A last name like that is pure joy for a kid. Yakety yak, don't talk back would run through my head every time she stopped by to chat or walked past our house. And Mrs. Yak loved to talk. She was living up to her moniker and I found that hilarious. Her subject matter was not so funny. She was frequently concerned with "other people's beeswax." [See expressions, childhood, Little Rascals, none of your beeswax] She was a gossip. My mother had a serious mental illness. Et voilà, a marriage of two minds.
Once, she kindly took me to an Anglican service at Church of the Atonement. We went downstairs and I learned how to make tulips out of cut up egg cartons and pipe cleaners. Early spring in 1970s Etobicoke: slush on every curb, the sun growing stronger at mid sky and I'm agog with these fake homely flowers. I begged my mom to save the next egg carton for me and nearly put the scissors through my hand trying to cut up the dimples. A simple comment from my mom killed my future career as Fabergé quality fleur-artiste: "È brutto."
Ouch, but I couldn't disagree. Compared to the plastic mauve flowers kept in a flamboyant green and gold-trimmed vase on our quasi-baroque coffee table, my creation was a paltry attempt at craft.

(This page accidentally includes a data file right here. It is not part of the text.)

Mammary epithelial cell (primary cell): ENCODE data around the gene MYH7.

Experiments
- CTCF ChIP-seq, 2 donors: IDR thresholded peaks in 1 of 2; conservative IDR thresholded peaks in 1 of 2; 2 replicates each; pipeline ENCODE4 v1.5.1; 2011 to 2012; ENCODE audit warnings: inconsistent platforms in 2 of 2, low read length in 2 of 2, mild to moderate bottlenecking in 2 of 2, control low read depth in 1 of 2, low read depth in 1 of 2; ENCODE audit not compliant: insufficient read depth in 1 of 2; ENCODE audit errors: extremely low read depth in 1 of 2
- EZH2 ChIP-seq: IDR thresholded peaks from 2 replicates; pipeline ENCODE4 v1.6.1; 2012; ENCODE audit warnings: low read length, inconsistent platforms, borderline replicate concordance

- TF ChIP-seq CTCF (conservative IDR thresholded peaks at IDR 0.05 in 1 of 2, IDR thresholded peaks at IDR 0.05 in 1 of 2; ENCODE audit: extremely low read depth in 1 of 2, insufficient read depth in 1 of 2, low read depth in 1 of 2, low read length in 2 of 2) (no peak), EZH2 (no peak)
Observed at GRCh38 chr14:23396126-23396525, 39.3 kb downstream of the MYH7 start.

At times it seemed like Mrs. Y was cruising by simply to get a front row seat to our ongoing crisis. My dad confirms my suspicions.
Mental hop, skip and a jump to several years ago when I hung out in a now-closed Tibetan store and drank butter tea with the owner, Lobsang. She offered this fabulous idiom of advice: “Don’t notice the fly on someone’s shoulder and avoid the yak on your face.”
I'm feeling pleased as punch that those dots connect like polka meets Lawrence Welk.
I'm all for the gossip that saves lives by spreading vital information like the grapevine that names predators in the education system. (Let's be serious, what scuttlebutt? This is shameful news and the definition of disgrace.) I'm also in favour of one of the basic tenets of the Disney-Thumper's-Dad philosophy that if you can't say anything nice, you shouldn't say anything at all. The Italian translation is "Shaduppa your face."
In every writing workshop, someone will say "Rip it to shreds. I want useful criticism." As if the truest method of delivering feedback is akin to a pack of starving wolves feasting over a deer carcass. That system has worked so well for the world, who am I to argue for different process? Just another tough snowflake, that's who.
I'm obsessed with thoughts of practical kindness and sturdy compassion. Many times I ruminate over the moments I was recklessly inconsiderate or stingy due to exhaustion. I'm constantly seeking (and finding) examples of cultural misogyny in order to detect the origin of the maternal line's cruel streak.
The mission continues after this brief boogie break.